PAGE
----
Created 1999-11-14
Modified 1999-11-14
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Mock Final Exam

Economics 210a: Fall 1999

(Real Final Exam: Monday, December 13, 5-8 PM Life Sciences Addition)

Back to Economics 210a (Fall 1999) Main Page

Short answers--one paragraph each (1/3 of exam)

1. Robert Fogel found small "social savings" estimates for the effect of the railroad on economic growth in the U.S.--on the order of 4% of GDP. John Coatsworth found large "social savings" estimates for the effect of the railroad on economic growth in Mexico--on the order of 60% of GDP. In a paragraph, what do you think accounts for the difference?

2. What does Greg Mankiw believe have been the principal factors behind the divergence of nations (in relative productivity levels) over the past century?

3. What does Barry Eichengreen mean when he claims that the gold standard caused the Great Depression?

4. What are the principal lessons from late nineteenth century globalization for us today trying to cope with twenty-first century globalization?

5. What does Charles Calomiris think were the costs of rejecting the "German model" of financial organization--big banks, long-term relationship between firms and financiers, and a debt-heavy capital structure?

6. What does Gavin Wright believe were the origins of American industrial success?

7. Why, according to Greg Clark, isn't the whole world developed?

8. What does Peter Temin believe international trade tells us about the Crafts-Harley view that technical change during the British industrial revolution was confined to a few "leading sectors"?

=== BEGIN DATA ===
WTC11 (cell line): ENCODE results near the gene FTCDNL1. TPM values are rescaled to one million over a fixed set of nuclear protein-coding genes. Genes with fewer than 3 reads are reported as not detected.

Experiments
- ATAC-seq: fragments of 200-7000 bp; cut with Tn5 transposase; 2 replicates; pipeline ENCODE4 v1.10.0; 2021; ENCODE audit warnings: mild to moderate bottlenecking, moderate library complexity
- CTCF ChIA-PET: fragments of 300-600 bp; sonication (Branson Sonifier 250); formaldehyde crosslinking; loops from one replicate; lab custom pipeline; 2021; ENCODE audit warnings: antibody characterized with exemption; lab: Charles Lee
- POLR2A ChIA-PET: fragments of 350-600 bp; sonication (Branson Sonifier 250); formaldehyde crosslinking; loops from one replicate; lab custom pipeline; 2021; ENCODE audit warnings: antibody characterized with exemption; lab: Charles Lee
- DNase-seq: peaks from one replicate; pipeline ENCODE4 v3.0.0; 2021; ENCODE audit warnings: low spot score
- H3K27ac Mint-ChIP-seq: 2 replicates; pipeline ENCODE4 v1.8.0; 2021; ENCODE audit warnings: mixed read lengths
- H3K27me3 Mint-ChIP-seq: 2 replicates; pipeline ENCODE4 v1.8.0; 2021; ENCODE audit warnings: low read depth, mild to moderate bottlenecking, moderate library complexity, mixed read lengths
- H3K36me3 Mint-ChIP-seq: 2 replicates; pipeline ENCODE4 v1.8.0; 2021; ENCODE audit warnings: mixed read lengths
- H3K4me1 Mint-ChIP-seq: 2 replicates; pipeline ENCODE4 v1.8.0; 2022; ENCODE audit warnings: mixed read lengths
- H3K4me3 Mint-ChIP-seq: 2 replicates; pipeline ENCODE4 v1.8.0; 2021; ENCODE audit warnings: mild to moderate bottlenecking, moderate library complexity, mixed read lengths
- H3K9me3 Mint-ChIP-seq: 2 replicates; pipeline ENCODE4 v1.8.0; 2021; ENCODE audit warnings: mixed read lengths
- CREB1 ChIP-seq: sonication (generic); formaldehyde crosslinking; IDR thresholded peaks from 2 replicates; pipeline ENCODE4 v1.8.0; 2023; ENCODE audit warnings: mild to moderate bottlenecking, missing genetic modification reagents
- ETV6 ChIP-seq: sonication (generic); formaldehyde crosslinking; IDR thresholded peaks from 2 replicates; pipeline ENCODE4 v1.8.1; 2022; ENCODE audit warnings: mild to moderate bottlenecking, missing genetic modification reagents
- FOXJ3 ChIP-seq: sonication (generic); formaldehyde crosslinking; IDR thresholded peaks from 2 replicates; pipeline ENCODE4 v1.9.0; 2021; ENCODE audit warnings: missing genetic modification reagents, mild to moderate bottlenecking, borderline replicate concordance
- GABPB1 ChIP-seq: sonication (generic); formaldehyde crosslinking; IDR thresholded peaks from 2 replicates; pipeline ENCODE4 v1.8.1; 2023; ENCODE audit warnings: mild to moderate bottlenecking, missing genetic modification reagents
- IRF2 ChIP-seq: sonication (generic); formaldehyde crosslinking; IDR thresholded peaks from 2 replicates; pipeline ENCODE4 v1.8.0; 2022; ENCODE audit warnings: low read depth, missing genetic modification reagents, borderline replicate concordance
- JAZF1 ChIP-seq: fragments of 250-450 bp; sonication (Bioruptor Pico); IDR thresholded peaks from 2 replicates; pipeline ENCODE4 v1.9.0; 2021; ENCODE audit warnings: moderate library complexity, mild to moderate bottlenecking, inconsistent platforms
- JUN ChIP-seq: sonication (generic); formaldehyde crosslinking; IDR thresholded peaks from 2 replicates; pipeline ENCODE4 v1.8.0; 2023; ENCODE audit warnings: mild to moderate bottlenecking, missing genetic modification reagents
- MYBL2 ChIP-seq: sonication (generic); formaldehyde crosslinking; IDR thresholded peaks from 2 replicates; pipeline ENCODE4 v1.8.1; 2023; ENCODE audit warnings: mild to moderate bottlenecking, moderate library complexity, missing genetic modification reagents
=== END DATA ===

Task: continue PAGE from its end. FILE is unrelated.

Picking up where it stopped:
9. Why does Michael Kremer believe that sooner or later an industrial revolution was inevitable?

10. Why don't Liebowitz and Margolis believe that "QWERTY" matters?



Essays--do two of four (2/3 of exam)

1. Since World War II most of the world has seen "divergence," while the OECD economies have seen "convergence." What are the theories covered in the course for the very different relative destinies experienced by the world as a whole and the OECD economies? Which (if any) do you find most convincing?

2. Why do you believe that the Great Depression was so great? Which of the readings on the Great Depression do you think are insightful? Which do you think go down the wrong track?

3. Why was the United States an "exceptional nation" in the nineteenth and twentieth centuries? What difference did "American exceptionalism" make? Do you think that the United States will continue to be an "exceptional nation" in the twenty-first century?

4. Do you think that economic development outside the industrial core been fast or slow over the past two centuries? Why do you think it has been fast or slow? What factors have kept it from being slower or faster?

Professor of Economics J. Bradford DeLong, 601 Evans
University of California at Berkeley; Berkeley, CA 94720-3880
(510) 643-4027 phone (510) 642-6615 fax

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